Why the Scorpion?


Now suppose one of you fathers is asked by his son for a fish; he will not give him a snake instead of a fish, will he? Or if he is asked for an egg, he will not give him a scorpion, will he? If you then, being evil, know how to give good gifts to your children, how much more will your heavenly Father give the Holy Spirit to those who ask Him? (Luke 11:11-13 compare with Matthew 7:9-11)

I have read and heard this teaching of Jesus for all of my life. But yesterday it suddenly came alive for me in a new way as the Holy Spirit impressed it strongly on my heart.

Quite obviously Jesus is contrasting here the natural love that a human father has toward his children with our distortions about how our heavenly Father feels towards us. The truth is, for His listeners then the very idea of even thinking about God as a Father was a rather shocking notion. They had been taught to view God as so austere and holy and distant that the idea that He wanted to relate to them with an intimacy that should be shared between a father and a child was quite foreign. So when Jesus began talking so much about viewing God as a loving Father, it seemed almost heretical.

Unfortunately I'm afraid that religion is still doing the same thing today, only using a different technique. Since most religion is now based on the New Testament writings which includes these teachings of Jesus, the numbness with which we often read these words comes from having a disconnect between our head and our heart. We read words of Jesus, we hear the words but we still don't experience or perceive the true meaning of the words.

A large part of this is due to the increasing pervasiveness of abuse committed by many of our earthly fathers. For too many of us, the very word 'father' can resonate with negative memories. Because human fathers have such confused and selfish perspectives about what it means to be a father, the way children are treated and grow up to perceive the word transfers to how they perceive God. For it is unavoidable that those who raise children shape their internal perceptions about what God must be like.

Yet in spite of this, Jesus appeals to the fact that even though we are born and grow up in an evil world that has influenced the way we act as parents, most of us still have an intuitive sense of what a good father should look and act like. The effect of the Tree of Knowledge of Good and Evil on our nature has not left us completely depraved but often just very confused. Recall that half of that tree was labeled as good, and though that goodness is not the genuine kind of goodness that is found only in God's agape love, it is still similar enough to the genuine that God uses it to get our attention as He seeks to show us the far superior ways of His kingdom.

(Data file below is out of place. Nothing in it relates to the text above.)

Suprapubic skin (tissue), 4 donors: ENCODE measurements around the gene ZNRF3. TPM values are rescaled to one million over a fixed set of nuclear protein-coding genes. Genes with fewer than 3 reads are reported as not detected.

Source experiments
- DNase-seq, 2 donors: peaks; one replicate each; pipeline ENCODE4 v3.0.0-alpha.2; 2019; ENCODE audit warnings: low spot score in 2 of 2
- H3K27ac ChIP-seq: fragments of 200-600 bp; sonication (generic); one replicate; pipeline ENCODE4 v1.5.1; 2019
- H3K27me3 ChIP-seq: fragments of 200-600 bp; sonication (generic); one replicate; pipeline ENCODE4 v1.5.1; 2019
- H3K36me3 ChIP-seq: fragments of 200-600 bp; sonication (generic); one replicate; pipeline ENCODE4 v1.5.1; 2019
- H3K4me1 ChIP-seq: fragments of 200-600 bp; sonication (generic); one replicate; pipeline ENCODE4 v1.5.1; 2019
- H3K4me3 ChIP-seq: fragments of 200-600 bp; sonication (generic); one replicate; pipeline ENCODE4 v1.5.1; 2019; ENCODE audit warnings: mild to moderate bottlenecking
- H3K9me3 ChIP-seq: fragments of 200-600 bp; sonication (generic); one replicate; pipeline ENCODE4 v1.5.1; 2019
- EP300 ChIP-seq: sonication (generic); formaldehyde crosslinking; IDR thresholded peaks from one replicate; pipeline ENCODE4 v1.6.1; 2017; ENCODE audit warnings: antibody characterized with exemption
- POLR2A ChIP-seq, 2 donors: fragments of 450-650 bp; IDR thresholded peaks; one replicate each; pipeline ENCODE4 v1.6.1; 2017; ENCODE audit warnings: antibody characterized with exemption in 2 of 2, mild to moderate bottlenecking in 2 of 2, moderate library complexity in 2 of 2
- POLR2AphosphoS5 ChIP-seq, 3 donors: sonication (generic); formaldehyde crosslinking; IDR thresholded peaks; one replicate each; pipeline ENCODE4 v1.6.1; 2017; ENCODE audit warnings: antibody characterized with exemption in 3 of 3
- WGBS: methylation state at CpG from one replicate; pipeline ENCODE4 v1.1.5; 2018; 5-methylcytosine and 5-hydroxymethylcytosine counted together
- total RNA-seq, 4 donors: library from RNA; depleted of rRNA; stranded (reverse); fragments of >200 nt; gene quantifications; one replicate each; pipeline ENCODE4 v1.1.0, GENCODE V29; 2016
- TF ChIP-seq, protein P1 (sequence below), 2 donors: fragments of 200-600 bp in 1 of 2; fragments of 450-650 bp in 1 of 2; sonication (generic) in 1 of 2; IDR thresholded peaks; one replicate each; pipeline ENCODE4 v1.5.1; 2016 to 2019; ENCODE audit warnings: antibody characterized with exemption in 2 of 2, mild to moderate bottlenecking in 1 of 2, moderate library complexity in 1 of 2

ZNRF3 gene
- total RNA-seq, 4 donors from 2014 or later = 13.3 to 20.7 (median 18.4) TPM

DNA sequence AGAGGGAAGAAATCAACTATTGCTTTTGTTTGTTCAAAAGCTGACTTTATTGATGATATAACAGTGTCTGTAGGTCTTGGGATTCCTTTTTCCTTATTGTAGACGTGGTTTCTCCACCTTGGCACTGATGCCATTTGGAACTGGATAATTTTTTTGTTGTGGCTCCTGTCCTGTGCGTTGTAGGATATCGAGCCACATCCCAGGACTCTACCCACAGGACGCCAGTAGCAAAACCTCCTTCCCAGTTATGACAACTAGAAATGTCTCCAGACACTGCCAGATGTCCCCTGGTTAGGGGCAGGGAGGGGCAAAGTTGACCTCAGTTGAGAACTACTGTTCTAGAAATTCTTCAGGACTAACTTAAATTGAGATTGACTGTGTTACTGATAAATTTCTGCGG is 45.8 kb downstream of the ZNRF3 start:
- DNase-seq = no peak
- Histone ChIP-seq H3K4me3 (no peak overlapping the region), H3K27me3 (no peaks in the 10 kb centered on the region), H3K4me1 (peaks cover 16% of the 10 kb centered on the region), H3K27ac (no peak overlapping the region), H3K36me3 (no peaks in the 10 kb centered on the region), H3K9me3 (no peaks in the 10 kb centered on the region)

What really interests me in these verses are the specific things that Jesus mentioned. I suppose He could have picked any number of illustrations, and in Matthew's version of these teachings a couple different items are mentioned. There it says if a child asks for bread you would not offer him a stone, would you? But unlike Matthew's, here in Luke's account Jesus talks about an egg and a scorpion.

As I mused over this teaching in my mind on the way to work yesterday, I began pondering what, if any significance there might be in the specific things Jesus chose to mention here. Why did Jesus contrast bread with a stone, fish with a snake and an egg with a scorpion? And suddenly the revelation that exploded in my mind left me stunned and appalled. When the implications of these words of Jesus came alive with new meaning I was overwhelmed when I saw how directly they apply to what we have so long assumed and taught as 'the gospel.'

Bread and fish and eggs are all things we associate as potentially life-giving food that can bring us nourishment. And although fish and eggs are a bit more suspect 2,000 years after Christ lived on this earth because of increasing disease and contamination, the point still needs to be clearly seen. Jesus called Himself the bread of life and He personally oversaw the feeding of thousands of people using bread and fish. Eggs don't seem to show up very often in the Bible, but I am sure they were utilized as food then just as they are today. The point here is that all of these things relate to life and thriving.

In addition, there is something else connected to the idea of eggs that might be helpful to note. Eggs are often associated in our thinking with the idea of new life, with proliferation, with fertility even. Eggs convey an essence of life in contrast with the opposite illustration used by Jesus for a very specific point He didn't want us to miss. But maybe we have missed it anyway because our own views of God are still so darkened that we have overlooked the significance of why Jesus chose these items.

What do we usually think about when we think of a scorpion? A scorpion is best known for its excruciating sting that can often even lead to death. No one wants to encounter a scorpion. The very name elicits fear in our minds and most of us try to stay as far away as we can from having to deal with such creatures. A scorpion has a reputation for inflicting pain and even death on anyone that crosses its path or gets too close to it.

So why did Jesus choose a scorpion as the alternative to giving a child an egg to eat? And likewise, why did He chose a serpent to contrast with bread?